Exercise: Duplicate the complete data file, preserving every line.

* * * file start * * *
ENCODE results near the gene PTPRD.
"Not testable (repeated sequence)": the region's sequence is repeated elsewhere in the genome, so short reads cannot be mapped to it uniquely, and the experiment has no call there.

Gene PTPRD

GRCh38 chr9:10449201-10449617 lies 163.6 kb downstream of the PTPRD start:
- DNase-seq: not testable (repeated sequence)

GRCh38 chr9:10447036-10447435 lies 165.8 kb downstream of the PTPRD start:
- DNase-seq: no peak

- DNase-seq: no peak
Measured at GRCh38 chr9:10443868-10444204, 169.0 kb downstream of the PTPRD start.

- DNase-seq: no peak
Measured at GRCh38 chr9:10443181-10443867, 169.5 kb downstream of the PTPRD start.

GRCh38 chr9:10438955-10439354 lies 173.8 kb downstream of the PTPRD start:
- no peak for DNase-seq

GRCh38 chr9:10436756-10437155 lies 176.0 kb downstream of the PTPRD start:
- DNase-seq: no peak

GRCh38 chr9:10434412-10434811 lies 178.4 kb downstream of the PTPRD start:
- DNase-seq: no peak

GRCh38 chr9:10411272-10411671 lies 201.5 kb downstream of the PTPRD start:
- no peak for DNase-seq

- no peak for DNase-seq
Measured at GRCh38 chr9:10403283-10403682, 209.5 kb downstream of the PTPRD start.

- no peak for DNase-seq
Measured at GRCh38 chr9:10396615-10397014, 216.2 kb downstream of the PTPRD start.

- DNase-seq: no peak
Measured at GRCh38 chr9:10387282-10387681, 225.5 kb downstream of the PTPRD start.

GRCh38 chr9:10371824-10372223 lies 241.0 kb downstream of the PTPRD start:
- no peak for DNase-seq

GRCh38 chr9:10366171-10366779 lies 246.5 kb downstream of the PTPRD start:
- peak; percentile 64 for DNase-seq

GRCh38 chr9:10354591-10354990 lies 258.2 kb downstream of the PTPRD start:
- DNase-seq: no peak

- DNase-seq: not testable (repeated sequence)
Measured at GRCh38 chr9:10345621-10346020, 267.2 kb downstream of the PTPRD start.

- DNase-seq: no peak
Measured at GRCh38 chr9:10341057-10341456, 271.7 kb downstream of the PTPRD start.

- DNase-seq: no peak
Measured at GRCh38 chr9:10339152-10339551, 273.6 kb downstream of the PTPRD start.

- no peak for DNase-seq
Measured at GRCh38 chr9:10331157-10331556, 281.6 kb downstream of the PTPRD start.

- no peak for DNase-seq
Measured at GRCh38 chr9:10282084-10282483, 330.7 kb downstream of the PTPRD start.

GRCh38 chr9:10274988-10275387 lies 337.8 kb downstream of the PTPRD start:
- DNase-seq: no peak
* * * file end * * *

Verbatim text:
ENCODE results near the gene PTPRD.
"Not testable (repeated sequence)": the region's sequence is repeated elsewhere in the genome, so short reads cannot be mapped to it uniquely, and the experiment has no call there.

Gene PTPRD

GRCh38 chr9:10449201-10449617 lies 163.6 kb downstream of the PTPRD start:
- DNase-seq: not testable (repeated sequence)

GRCh38 chr9:10447036-10447435 lies 165.8 kb downstream of the PTPRD start:
- DNase-seq: no peak

- DNase-seq: no peak
Measured at GRCh38 chr9:10443868-10444204, 169.0 kb downstream of the PTPRD start.

- DNase-seq: no peak
Measured at GRCh38 chr9:10443181-10443867, 169.5 kb downstream of the PTPRD start.

GRCh38 chr9:10438955-10439354 lies 173.8 kb downstream of the PTPRD start:
- no peak for DNase-seq

GRCh38 chr9:10436756-10437155 lies 176.0 kb downstream of the PTPRD start:
- DNase-seq: no peak

GRCh38 chr9:10434412-10434811 lies 178.4 kb downstream of the PTPRD start:
- DNase-seq: no peak

GRCh38 chr9:10411272-10411671 lies 201.5 kb downstream of the PTPRD start:
- no peak for DNase-seq

- no peak for DNase-seq
Measured at GRCh38 chr9:10403283-10403682, 209.5 kb downstream of the PTPRD start.

- no peak for DNase-seq
Measured at GRCh38 chr9:10396615-10397014, 216.2 kb downstream of the PTPRD start.

- DNase-seq: no peak
Measured at GRCh38 chr9:10387282-10387681, 225.5 kb downstream of the PTPRD start.

GRCh38 chr9:10371824-10372223 lies 241.0 kb downstream of the PTPRD start:
- no peak for DNase-seq

GRCh38 chr9:10366171-10366779 lies 246.5 kb downstream of the PTPRD start:
- peak; percentile 64 for DNase-seq

GRCh38 chr9:10354591-10354990 lies 258.2 kb downstream of the PTPRD start:
- DNase-seq: no peak

- DNase-seq: not testable (repeated sequence)
Measured at GRCh38 chr9:10345621-10346020, 267.2 kb downstream of the PTPRD start.

- DNase-seq: no peak
Measured at GRCh38 chr9:10341057-10341456, 271.7 kb downstream of the PTPRD start.

- DNase-seq: no peak
Measured at GRCh38 chr9:10339152-10339551, 273.6 kb downstream of the PTPRD start.

- no peak for DNase-seq
Measured at GRCh38 chr9:10331157-10331556, 281.6 kb downstream of the PTPRD start.

- no peak for DNase-seq
Measured at GRCh38 chr9:10282084-10282483, 330.7 kb downstream of the PTPRD start.

GRCh38 chr9:10274988-10275387 lies 337.8 kb downstream of the PTPRD start:
- DNase-seq: no peak